A pair of Democrat-sponsored bills aimed at expanding voter access are under fire from a conservative group that argues the changes will make state elections less secure.
People affiliated with the group Oregonians for Fair Elections have now filed referendum petitions that, if successful, would ask voters to approve or reject the new laws next year. To do that, they’d need to collect 74,680 valid signatures in opposition to each bill by Sept. 24, a tight timeline that could be hard to meet as the state struggles with a resurgence of COVID-19.
The two bills activists are attempting to overturn have similar goals, but very different profiles during this year’s Legislative session.
The first, House Bill 2681, ensured that voters cannot be labeled “inactive” — and so ineligible to automatically receive a ballot — for the sole reason of not voting. It’s an extension of other steps Oregon has taken in recent years.
In 2017, then-Secretary of State Dennis Richardson, a Republican, announced the state would no longer label voters “inactive” if they had not voted for five consecutive years. Richardson increased that window to 10 years, and subsequently announced he wanted to end the practice of labeling voters inactive because they had not voted.
With that stance, Richardson set himself apart from other Republican elections officials around the country implementing stringent policies to purge voter rolls. Richardson died in 2019, while still in office, but his position still appears to hold sway with Republican lawmakers, many of whom voted in favor of HB 2681 this year.
Voters can still be labeled “inactive” for other reasons, including not responding when their ballot has been challenged at the polls because of a missing signature, or a signature that is dissimilar to what the state has on file.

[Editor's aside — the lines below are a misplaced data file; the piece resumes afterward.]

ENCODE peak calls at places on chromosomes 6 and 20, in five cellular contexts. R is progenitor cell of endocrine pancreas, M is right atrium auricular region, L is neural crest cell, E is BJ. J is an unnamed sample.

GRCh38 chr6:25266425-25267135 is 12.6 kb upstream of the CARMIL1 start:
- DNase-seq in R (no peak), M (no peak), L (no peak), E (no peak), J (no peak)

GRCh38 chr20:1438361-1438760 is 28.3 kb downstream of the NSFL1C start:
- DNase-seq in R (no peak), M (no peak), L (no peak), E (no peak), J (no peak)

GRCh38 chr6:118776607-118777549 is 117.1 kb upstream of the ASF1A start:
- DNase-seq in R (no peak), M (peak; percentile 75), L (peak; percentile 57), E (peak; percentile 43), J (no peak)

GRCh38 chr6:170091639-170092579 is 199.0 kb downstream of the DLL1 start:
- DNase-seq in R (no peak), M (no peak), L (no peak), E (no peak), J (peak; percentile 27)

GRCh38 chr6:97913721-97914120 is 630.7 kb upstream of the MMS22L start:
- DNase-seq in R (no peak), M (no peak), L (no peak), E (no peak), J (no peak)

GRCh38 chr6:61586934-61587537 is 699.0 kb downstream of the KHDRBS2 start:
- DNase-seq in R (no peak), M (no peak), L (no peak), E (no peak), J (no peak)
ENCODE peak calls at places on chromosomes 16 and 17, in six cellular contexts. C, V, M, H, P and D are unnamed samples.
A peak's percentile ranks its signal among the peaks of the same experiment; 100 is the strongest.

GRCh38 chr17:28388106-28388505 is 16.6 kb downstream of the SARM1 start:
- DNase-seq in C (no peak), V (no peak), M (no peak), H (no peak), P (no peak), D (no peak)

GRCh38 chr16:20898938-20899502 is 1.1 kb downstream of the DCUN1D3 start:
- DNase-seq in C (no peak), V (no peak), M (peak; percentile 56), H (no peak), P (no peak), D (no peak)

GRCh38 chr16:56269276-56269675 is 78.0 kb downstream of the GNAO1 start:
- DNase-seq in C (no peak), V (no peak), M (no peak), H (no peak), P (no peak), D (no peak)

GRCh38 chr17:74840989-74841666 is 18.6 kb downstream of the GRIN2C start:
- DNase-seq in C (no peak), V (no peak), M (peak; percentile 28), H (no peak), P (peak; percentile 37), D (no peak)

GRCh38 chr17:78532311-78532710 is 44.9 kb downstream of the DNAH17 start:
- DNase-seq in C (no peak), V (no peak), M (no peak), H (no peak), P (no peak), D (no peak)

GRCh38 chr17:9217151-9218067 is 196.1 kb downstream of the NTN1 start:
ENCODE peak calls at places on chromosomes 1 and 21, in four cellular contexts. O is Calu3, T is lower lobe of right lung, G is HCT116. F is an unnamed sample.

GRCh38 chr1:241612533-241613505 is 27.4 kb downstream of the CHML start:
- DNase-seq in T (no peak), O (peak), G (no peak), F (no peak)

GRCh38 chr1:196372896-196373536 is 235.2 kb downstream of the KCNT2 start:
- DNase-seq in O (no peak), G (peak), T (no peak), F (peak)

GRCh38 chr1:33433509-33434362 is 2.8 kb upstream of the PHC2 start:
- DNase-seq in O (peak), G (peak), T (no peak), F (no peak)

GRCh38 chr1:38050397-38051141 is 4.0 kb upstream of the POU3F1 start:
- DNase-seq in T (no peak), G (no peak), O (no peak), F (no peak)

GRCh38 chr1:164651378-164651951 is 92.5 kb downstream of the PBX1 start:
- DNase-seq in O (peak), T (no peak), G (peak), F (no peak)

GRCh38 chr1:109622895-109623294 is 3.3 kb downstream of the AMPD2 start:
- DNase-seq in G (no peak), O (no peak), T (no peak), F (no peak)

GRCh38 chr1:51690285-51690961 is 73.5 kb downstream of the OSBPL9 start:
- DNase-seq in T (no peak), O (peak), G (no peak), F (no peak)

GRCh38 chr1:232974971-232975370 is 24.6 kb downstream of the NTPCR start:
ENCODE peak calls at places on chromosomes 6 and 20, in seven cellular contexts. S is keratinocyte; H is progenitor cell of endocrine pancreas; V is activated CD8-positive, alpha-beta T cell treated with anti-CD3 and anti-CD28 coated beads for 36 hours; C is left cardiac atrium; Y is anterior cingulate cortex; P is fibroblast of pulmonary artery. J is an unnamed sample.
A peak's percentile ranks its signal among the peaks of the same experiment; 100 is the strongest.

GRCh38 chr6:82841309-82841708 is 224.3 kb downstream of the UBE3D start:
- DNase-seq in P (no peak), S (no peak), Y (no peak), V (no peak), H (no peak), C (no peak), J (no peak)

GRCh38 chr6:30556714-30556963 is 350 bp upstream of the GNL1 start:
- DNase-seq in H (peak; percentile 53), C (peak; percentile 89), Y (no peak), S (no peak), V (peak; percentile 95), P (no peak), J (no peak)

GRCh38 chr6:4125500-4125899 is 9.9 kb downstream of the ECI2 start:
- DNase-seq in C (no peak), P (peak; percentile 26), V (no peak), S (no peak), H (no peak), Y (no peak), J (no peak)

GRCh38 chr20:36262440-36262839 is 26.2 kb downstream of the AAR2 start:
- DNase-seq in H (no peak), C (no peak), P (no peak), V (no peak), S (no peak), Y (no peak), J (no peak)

HB 2681 requires county clerks to mail all inactive voters for whom they have a current address notice of their inactive status prior to primary and general elections, and to include information for how to reactivate their registration.
The second bill targeted for reversal is less bipartisan. House Bill 3291 implemented a change, already in practice in other vote-by-mail states, that will allow mailed ballots to be counted if they are postmarked by Election Day and reach officials within a week of the election. Ballots in Oregon have traditionally only been accepted if they are received by 8 p.m. on Election Day.
Democrats pushing the bill argued it will improve access to voting, removing confusion or uncertainty about when a ballot must be mailed. They touted the move as a positive step, as Republican-controlled states around the country have sought to enact barriers to voting.
GOP lawmakers in Oregon were adamant that the bill could create opportunities for fraud. Key among their concerns is a provision that could allow ballots to be counted if they don’t have a postmark due to error by the postal service. HB 3291 passed almost entirely along party lines.